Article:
This tale of French frugaliy reminded me of Italian frugality, which I think might be rather similar when it comes to cooking and kitchens.  The only difference is that the frugal French friend sets you straight with an eye-roll while an Italian would probably find a friendlier way to tell you.  Both cultures are known for excellent cuisine and boast some great home cooks, yet the “dream kitchen” of granite counters, stainless steel sinks, Viking stoves and restaurant-quality appliances is a distinctly American one.

During the recent housing boom, Americans were bombarded with glossy lifestyle magazines and TV shows that paraded dream kitchens and renovations. At the same time, the media touted kitchen renovations as fool-proofed investments and banks easily approved home equity lines of credit.  No wonder Americans started believing that bigger is better and more expensive is even better.  If you have a giant house, you want a giant kitchen, right?

In Italy, there wasn’t a massive housing boom brought on by easy credit. I believe it was and still is common to put more than 20% down on a house.  I’m sure that it’s easier to resist the allure of walnut cabinets and $8,000 stoves if no one around you is spending like mad on kitchen renovations.

Perhaps Americans subconsciously believe that a high-end kitchen will result in good cooking and fun dinner parties with friends and family (as pictured in the numerous glossy magazines). The thinking goes like this: “I hate slaving in the kitchen but if I had X and Y, I would cook more. And if I cook more, I’d invite people over and spend more quality time with friends and family.”  At least that’s my theory….

The kitchen is truly the heart of the Italian home and this cannot be bought.  Don’t get me wrong.  Most of the Italian kitchens I’ve seen have good cabinetry, nice appliances and excellent tilework (no cheap linoleum), yet very few are flashy or decked out like a restaurant kitchen.  If you know how to cook, you’ll realize there’s little need for a fancy dual-range double oven or mega-refrigerator. In general, due to history of home-cooking and food-loving culture, Italians are better able to appreciate a well-used kitchen over an idealized dream version.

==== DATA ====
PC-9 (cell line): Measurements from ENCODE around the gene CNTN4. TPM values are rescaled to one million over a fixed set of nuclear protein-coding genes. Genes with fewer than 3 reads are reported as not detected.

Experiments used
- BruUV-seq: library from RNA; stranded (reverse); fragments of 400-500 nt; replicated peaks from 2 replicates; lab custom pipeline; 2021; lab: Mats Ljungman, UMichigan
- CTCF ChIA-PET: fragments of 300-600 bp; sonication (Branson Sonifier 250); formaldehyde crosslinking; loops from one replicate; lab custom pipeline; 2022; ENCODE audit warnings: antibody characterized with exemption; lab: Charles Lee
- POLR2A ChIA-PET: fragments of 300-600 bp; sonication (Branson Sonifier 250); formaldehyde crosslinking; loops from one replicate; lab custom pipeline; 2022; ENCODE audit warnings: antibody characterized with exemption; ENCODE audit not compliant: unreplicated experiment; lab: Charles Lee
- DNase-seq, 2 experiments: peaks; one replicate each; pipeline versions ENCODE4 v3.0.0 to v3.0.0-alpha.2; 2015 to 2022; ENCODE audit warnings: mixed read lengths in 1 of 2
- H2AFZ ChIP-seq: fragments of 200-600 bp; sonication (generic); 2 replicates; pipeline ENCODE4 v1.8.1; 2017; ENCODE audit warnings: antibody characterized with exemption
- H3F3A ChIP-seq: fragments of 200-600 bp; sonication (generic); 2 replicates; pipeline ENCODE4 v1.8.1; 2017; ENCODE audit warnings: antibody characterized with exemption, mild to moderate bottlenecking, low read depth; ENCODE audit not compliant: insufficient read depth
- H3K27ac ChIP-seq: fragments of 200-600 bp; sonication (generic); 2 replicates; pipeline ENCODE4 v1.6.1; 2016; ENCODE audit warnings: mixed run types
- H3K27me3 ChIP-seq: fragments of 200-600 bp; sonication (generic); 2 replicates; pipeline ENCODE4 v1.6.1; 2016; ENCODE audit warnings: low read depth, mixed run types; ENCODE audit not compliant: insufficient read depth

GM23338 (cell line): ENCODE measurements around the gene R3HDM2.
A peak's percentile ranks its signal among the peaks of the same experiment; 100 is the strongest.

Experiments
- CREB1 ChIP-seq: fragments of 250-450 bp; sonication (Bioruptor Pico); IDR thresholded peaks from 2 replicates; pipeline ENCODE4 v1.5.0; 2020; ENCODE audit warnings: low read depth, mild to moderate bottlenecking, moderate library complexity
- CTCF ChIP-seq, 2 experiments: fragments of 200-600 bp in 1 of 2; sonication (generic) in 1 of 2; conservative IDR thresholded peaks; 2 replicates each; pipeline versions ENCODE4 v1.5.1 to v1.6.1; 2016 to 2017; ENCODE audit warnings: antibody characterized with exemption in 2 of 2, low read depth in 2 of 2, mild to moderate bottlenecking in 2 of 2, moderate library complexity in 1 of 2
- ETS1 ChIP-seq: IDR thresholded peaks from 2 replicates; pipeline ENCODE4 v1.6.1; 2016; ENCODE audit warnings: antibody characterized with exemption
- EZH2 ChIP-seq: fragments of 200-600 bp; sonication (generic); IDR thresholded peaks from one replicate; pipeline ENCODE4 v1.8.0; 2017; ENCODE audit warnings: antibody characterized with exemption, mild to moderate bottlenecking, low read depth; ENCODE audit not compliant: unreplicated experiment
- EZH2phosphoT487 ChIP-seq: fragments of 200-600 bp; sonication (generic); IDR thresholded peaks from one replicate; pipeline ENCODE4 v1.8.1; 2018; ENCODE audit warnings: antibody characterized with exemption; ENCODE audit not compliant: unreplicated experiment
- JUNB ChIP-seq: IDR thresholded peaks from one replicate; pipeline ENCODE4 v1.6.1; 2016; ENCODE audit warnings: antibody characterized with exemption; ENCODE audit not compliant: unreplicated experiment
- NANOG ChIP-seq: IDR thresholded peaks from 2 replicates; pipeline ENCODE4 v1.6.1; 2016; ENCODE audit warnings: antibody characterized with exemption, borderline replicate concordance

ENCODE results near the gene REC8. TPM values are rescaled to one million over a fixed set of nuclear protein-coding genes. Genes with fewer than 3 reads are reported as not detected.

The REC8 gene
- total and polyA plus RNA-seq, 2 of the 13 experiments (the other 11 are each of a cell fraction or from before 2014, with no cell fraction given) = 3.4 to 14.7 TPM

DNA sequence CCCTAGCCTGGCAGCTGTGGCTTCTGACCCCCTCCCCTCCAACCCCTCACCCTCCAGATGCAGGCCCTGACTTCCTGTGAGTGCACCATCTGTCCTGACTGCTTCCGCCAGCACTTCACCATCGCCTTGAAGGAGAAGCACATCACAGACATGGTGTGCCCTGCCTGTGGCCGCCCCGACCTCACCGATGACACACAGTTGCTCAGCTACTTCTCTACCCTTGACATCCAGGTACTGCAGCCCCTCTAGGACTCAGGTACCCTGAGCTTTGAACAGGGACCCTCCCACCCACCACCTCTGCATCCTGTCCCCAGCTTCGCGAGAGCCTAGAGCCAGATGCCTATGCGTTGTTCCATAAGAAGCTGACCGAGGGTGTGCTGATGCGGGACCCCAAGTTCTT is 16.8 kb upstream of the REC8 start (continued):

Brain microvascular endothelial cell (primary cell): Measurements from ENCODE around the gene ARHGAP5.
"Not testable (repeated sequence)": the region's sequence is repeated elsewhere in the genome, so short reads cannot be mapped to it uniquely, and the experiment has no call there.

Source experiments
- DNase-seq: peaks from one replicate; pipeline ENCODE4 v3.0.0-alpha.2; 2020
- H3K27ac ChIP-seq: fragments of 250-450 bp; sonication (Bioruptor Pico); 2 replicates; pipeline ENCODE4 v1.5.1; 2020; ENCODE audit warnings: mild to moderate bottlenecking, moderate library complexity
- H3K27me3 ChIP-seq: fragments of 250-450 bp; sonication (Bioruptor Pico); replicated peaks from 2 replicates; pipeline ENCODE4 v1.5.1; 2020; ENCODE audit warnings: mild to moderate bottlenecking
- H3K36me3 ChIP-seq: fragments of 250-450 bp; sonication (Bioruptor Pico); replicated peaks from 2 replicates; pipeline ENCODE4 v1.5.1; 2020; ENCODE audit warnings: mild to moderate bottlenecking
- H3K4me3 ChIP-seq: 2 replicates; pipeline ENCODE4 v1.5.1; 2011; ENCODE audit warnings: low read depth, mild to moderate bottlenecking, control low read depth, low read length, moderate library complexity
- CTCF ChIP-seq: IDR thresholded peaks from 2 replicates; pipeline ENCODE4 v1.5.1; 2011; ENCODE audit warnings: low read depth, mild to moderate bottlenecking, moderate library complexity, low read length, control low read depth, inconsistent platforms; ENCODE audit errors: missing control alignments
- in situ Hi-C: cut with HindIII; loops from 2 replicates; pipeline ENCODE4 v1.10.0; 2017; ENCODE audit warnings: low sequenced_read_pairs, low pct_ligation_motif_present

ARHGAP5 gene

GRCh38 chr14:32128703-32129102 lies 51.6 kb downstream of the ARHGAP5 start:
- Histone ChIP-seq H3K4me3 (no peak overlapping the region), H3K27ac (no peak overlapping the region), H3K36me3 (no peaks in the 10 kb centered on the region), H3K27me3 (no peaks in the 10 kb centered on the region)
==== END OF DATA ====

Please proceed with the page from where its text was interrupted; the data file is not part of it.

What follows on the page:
As with all generalizations, there are caveats.  I don’t know if younger Gen-Y Italians are more likely to want a restaurant-style kitchen.  If Italians do brag, it may be about clothing, trips or other things.  My personal history has also affected my perception. I remember listening to a colleague brag about her expensive stove and other fancy appliances; she was the typical aspirational spender, with a house bought with zero percent down, a designer clothing addiction, and a lease on a luxury car on a middle-class salary.  A friend owned several high-end pots and pans that sat unused for years. I’ve known many who considered fancy kitchens a status symbol in the vein of luxury cars or a sauna.  Maybe what bothers me most is the huge disconnect between reality and fantasy!

It’s nice to daydream but I think we could all benefit from re-imagining our dream kitchens as a more functional, simpler place.  At the end of the day, it’s not about the expensive pans or appliances, it’s really all about the food.

The High-Low Cost Of Travel

A while ago, I wrote a post that that mentioned the travel habits of Europeans versus Americans.  With our lack of vacation time and isolationist tendencies, it’s no wonder many Americans have never left the country. One commenter added that another major reason for this disparity is costs.  There’s a huge difference between a trans-Atlantic flight and inter-European flights. 

The comment inspired me to go back and tally up my travel costs.  Since I didn’t really keep tabs in my 20s or early 30s, it’s impossible to know how much I spent back then but I’ll try:

1 ) First Trip to Europe –  the poor college student with a giant backpack days (when the Euro didn’t exist and the dollar was strong!)